Nashvillians turn out for a car-free 12th Ave S

On a warm Sunday afternoon, the citizens took over the street again, reclaiming it from the cars.  The police blocked off a 2.3-mile stretch of 12th Ave S — from 11th Ave S in the Gulch to Kirkwood Ave in 12 South — for Nashvillians to enjoy the street by foot, bicycle, skates, unicycle, pogo stick, and more on October 30.

Community organizations turned out to set up displays and games, such as this giant Jenga:

dsc_0247.jpgAnd this giant map of Nashville, showing where (and how) people had come from to get to the open street:

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In 12 South, folks ambled along the street, enjoying the sunshine:

And then there was this guy, who converted his bike into a TIE fighter:

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The parade started early in the afternoon at Halycon Bike Shop, and yes, they had pumpkin spice this-and-that:

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There was even dancing in the streets, ’cause, hey, no cars:

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Better bike lanes coming to Music Row

Walk Bike Nashville is reporting that reconfigured, safer bike lanes will be installed on 16th Ave S, 17 Ave S, and Magnolia Blvd this summer.  The changes will be installed between 21st Ave S and the Music Circle Roundabout.  16th and 17th Avenues S are colloquially known as Music Row.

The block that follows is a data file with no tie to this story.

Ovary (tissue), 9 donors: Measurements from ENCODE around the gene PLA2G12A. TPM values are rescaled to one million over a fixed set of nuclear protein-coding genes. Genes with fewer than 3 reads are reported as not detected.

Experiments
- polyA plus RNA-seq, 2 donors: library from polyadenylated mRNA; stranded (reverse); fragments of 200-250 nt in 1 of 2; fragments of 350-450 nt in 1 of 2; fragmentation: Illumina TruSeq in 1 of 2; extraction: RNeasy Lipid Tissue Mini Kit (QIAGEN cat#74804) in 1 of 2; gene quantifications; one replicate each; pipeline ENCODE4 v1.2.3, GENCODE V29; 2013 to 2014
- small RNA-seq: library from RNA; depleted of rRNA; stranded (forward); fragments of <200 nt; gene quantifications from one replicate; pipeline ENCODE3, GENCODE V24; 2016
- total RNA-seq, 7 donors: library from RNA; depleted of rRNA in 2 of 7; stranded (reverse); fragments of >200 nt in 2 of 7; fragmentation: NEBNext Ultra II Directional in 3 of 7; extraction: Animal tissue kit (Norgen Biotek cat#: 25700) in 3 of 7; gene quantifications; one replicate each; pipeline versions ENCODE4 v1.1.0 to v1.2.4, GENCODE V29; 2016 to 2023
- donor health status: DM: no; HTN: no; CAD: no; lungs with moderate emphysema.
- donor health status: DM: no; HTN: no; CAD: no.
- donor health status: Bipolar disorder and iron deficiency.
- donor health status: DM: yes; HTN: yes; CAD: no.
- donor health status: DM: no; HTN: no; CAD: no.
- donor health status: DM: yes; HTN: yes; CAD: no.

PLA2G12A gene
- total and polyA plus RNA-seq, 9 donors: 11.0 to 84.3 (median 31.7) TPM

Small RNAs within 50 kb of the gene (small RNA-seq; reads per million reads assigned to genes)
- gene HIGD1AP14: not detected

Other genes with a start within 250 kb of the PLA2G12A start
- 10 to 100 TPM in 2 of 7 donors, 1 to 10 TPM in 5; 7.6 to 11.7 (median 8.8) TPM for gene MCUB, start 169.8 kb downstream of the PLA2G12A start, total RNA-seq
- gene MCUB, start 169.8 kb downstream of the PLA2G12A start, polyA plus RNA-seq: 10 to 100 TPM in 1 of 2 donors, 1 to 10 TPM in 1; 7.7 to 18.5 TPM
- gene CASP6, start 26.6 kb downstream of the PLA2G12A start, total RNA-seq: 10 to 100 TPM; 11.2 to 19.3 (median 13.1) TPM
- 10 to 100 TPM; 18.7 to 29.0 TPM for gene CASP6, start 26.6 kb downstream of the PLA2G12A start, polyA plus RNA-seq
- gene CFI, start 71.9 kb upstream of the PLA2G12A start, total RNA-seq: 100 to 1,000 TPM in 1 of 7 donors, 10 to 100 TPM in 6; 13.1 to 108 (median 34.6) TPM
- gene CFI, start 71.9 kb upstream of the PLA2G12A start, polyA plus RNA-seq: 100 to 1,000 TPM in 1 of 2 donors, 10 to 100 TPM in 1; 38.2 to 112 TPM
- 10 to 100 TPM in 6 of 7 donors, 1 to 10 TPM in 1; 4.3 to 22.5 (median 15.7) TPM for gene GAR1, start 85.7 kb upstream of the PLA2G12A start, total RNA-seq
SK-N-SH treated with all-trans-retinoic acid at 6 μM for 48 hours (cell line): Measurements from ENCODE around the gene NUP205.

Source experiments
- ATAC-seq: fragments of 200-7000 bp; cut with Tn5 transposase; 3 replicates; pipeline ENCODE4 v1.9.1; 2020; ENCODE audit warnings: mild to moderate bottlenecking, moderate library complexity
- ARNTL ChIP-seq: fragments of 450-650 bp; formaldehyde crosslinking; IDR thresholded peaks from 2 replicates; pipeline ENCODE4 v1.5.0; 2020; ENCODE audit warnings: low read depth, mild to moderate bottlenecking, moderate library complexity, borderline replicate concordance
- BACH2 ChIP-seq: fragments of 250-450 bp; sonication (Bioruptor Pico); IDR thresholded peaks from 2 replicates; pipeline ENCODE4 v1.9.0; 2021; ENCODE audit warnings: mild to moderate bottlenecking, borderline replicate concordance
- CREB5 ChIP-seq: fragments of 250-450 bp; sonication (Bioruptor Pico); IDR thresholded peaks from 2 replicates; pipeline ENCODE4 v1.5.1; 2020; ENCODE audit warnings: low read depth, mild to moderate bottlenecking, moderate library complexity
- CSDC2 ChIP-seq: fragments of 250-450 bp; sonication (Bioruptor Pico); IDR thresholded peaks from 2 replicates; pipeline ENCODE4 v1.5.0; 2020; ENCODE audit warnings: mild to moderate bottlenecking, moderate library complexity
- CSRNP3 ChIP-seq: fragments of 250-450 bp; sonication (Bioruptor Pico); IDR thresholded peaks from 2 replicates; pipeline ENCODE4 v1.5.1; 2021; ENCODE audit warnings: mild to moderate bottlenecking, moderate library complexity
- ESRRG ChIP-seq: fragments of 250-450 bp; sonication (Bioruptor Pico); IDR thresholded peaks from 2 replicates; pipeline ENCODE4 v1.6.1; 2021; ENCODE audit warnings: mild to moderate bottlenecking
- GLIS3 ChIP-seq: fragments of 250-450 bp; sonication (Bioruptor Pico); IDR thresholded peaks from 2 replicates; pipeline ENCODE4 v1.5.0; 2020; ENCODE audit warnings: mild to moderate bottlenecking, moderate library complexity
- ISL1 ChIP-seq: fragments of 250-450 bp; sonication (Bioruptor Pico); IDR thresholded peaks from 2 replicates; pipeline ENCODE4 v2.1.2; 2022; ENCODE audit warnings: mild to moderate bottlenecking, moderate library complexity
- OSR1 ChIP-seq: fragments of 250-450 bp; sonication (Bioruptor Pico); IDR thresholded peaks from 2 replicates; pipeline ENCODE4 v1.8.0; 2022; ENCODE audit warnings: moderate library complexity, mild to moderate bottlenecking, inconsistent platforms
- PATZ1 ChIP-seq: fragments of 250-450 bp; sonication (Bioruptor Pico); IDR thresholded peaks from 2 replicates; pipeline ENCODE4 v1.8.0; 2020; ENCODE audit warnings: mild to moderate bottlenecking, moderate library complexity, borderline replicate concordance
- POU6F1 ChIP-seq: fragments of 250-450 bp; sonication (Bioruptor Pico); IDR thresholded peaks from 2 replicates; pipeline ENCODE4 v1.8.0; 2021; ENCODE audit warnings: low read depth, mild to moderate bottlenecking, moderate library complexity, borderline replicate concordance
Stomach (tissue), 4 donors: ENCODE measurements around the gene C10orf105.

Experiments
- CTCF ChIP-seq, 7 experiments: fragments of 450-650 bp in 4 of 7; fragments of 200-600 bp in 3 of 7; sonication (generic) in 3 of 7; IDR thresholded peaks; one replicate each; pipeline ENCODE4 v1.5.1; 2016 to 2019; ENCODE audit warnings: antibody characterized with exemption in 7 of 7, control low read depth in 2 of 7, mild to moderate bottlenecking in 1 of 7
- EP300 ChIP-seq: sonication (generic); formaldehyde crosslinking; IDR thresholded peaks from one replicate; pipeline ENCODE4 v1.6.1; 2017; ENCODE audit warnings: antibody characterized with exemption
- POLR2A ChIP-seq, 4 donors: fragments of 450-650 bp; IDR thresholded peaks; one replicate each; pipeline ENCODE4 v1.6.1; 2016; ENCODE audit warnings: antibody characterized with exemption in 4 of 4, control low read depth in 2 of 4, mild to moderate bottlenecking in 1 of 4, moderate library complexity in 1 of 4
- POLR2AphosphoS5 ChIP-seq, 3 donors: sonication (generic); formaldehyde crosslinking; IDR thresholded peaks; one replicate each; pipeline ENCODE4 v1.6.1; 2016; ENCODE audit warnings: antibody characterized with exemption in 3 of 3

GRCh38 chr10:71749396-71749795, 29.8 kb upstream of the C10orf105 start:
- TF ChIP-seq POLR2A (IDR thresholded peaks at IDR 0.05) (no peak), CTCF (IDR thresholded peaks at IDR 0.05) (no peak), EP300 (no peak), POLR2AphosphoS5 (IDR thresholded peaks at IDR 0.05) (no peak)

For most of the route, the bike lanes will be on the left side of the streets, separated from cars by flexible bollards.  On Magnolia Blvd in the southbound direction, however, the schematic drawing appears to indicate that the bike lanes will be between the right curb and parallel parking, but still separated by bollards.

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Drawing of new traffic configuration for Music Row. Provided by Walk Bike Nashville.
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Drawing of new traffic configuration for Magnolia Blvd. Provided by Walk Bike Nashville.

The bike lanes on Music Row are some of the oldest in the city.  The current right-hand configuration, however, leaves cyclists vulnerable to opening car doors and cars pulling out onto the road from the parallel parking spots.  “We are really excited to see the city trying out innovative and cutting edge bikeway designs and are eager to see how the designs in-person,” Walk Bike Nashville wrote in its blog post.  “We are sure there will be a learning curve–both for bikes and drivers.”

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